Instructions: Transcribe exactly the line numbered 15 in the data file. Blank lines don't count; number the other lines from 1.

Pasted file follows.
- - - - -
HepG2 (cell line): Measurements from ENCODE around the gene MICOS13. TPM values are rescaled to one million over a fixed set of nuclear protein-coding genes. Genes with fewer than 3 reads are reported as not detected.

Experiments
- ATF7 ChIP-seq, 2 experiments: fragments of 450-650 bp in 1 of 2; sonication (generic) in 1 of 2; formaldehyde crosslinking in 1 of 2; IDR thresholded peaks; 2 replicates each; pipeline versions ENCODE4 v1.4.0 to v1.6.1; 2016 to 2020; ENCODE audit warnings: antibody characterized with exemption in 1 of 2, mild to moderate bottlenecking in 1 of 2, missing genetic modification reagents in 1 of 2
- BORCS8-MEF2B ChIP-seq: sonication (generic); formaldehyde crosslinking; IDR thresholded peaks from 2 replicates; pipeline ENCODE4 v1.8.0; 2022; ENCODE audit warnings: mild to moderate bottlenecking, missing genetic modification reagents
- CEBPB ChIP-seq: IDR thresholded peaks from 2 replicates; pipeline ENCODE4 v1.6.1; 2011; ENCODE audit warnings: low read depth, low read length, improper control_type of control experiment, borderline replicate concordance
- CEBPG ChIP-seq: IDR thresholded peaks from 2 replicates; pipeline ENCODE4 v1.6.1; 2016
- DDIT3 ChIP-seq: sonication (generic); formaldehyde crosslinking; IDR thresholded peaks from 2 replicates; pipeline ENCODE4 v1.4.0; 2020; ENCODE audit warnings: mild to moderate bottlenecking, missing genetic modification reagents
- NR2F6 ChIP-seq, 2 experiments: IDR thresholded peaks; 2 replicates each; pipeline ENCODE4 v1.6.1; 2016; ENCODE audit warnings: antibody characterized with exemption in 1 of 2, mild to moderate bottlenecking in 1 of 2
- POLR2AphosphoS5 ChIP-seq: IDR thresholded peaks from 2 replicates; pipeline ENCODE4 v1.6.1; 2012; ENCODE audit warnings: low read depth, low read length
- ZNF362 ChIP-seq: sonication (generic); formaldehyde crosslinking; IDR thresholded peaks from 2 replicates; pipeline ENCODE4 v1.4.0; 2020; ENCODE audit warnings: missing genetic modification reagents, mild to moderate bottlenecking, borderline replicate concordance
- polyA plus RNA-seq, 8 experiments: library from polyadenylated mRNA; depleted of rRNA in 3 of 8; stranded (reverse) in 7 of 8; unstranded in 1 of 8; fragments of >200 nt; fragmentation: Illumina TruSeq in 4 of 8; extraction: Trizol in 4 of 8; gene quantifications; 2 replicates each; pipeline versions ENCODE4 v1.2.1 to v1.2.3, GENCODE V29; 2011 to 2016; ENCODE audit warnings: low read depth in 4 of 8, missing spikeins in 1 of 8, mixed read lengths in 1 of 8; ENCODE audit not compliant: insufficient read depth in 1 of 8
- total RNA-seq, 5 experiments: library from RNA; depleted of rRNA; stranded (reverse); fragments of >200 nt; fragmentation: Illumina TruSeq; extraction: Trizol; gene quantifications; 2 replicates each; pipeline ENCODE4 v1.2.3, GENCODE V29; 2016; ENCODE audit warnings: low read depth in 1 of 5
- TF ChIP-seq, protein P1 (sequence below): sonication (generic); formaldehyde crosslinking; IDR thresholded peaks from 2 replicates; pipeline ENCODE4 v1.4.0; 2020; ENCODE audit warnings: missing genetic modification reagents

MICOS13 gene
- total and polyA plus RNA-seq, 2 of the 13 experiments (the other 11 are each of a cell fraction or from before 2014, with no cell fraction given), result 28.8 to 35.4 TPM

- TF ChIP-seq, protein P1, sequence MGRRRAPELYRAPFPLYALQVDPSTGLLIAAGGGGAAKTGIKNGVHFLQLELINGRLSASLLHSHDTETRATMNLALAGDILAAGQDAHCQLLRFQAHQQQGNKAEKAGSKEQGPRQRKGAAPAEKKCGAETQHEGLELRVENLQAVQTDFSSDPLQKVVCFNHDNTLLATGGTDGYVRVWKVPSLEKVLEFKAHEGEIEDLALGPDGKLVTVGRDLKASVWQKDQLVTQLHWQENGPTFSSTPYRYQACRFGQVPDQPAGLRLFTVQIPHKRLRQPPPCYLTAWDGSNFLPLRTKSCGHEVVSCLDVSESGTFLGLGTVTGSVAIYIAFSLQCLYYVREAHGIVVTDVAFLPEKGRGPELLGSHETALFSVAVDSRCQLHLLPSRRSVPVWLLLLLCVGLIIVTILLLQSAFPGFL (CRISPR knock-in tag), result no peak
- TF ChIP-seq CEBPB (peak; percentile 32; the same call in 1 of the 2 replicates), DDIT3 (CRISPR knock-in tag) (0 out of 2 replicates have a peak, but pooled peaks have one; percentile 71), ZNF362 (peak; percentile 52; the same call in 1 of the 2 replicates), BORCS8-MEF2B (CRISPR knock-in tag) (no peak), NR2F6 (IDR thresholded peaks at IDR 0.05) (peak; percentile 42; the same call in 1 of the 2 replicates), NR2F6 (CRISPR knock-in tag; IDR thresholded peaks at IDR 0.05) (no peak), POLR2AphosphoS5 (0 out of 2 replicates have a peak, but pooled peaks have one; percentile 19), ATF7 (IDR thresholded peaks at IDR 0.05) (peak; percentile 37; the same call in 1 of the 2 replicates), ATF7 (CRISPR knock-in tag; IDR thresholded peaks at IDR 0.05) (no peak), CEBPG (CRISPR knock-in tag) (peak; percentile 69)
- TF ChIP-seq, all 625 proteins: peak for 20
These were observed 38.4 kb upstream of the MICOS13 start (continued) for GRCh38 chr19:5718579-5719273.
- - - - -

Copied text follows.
- total and polyA plus RNA-seq, 2 of the 13 experiments (the other 11 are each of a cell fraction or from before 2014, with no cell fraction given), result 28.8 to 35.4 TPM